March 29, 2013 11:00:27 AM
JACKSON-- More than a month has passed since the body of a Mississippi mayoral candidate was found dumped near a river levee, but the exact cause of his death remains largely a mystery pending the release of an autopsy report.
Clarksdale mayoral candidate Marco McMillian, 33, was found dead in rural Coahoma County on Feb. 27, one day after another man, Lawrence Reed, wrecked McMillian's SUV.
Reed, 22, was alone in McMillian's vehicle. He was taken to a Tennessee hospital and later charged with murder.
Coahoma County Coroner Scotty Meredith said Thursday that he has not received the autopsy report from the state crime lab. The medical examiner is waiting for an investigative report from the sheriff's office, and that will be incorporated into the autopsy report before it's released, Meredith said.
The physical part of the autopsy on the body was done earlier in the investigation and McMillian was buried March 9.
Will Rooker, a spokesman with the sheriff's department, had no immediate comment Thursday.
Warren Strain, a spokesman for the Mississippi Department of Public Safety, the agency over the state crime lab, said autopsy findings are not released "piecemeal," so information such as the cause of death won't be made public until the autopsy report is finalized.
Since Reed's arrest, the Coahoma County Sheriff's Office, the lead agency in the investigation, has released little information about the case.
That has frustrated McMillian's family.
"It's just like it went into a dark hole. We have not been contacted by the sheriff's department, the prosecutors, nothing," Carter Womack, McMillian's godfather, said this week.
McMillian's face was bruised and there were small burns on a couple of places on his body. The burns appeared to have come after his death, the coroner has said.
McMillian's death got significant attention after his campaign said he was the first viable, openly gay candidate for office in Mississippi. McMillian's sexuality was not an issue in the campaign, but because McMillian was gay and black, some speculated that his death was a hate crime.
Reed also is black. Authorities have not given a possible motive.
Reed was taken into custody by Shelby County, Tenn., authorities after being released from the Regional Medical Center in Memphis in early March. He appeared in Shelby County court on a fugitive warrant from Mississippi and waived extradition.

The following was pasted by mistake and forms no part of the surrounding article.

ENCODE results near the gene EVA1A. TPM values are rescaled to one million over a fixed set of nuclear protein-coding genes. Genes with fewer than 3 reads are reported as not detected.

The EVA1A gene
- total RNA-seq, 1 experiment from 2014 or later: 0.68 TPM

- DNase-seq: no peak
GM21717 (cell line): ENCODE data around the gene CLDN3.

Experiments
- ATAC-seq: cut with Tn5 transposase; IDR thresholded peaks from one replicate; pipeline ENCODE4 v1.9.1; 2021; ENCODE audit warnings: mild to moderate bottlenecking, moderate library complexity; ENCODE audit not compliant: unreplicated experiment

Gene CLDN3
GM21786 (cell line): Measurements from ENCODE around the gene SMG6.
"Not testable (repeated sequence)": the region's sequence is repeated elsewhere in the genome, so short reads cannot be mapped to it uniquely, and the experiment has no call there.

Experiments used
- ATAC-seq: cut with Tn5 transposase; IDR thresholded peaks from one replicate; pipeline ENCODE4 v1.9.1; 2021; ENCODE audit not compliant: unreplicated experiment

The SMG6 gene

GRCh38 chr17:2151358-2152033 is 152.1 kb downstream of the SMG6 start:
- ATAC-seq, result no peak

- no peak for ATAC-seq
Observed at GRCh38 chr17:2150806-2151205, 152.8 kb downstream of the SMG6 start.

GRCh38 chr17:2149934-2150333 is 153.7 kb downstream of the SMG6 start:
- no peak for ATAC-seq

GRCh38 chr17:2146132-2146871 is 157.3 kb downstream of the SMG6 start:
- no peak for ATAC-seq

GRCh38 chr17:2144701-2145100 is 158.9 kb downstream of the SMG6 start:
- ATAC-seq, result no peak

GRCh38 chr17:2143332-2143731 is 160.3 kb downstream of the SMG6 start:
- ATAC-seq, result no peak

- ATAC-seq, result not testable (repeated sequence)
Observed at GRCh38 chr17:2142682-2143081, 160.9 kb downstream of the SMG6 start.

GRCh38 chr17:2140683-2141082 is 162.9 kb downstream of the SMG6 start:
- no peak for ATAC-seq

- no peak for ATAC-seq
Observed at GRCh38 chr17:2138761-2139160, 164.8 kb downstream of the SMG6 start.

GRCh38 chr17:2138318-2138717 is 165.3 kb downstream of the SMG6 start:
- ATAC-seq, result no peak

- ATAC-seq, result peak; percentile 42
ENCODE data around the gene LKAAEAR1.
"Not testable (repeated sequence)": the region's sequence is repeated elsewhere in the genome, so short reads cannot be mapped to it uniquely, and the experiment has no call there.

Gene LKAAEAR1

Mississippi authorities picked up Reed on March 13 and took him back to Coahoma County. He's being held without bond.
It's possible that Reed won't have a court appearance until after a grand jury meets, said Matt Steffey, a professor at the Mississippi College School of Law. Steffey is not involved in the case.
Defendants are afforded the right to a hearing to notify them of the charges against them, and that was taken care of at the extradition hearing in Tennessee, Steffey said. And the other pressing matter in a criminal case is bond, but Reed's attorney may not ask for a bond hearing because he's not likely to get bond, Steffey said.
Mississippi law allows for a suspect to be held without bond on a murder charge.
Rooker, the spokesman for the sheriff's office, said Reed has hired a lawyer, but he didn't know the attorney's name. Reed's family has not responded to requests to provide a lawyer's name or other information.
McMillian's family released a statement March 3 that said his body was "beaten, dragged and burned," leading some to assume it was dragged by a car.
The coroner has said McMillian was not dragged by a car, though he was dragged out of a vehicle by someone and his body left near a Mississippi River levee.
U.S. Rep. Bennie Thompson, a Mississippi Democrat, asked the FBI on March 5 to review the case for possible hate crime charges.
Daniel McMullen, the special agent in charge in Mississippi, has said the agency has been monitoring the investigation since March 1 and will continue to do so.
The FBI could determine whether to file a federal hate crime charge, which covers acts motivated by bias against sexual orientation. Mississippi's state law against hate crimes covers acts motivated by race, but not sexual orientation.
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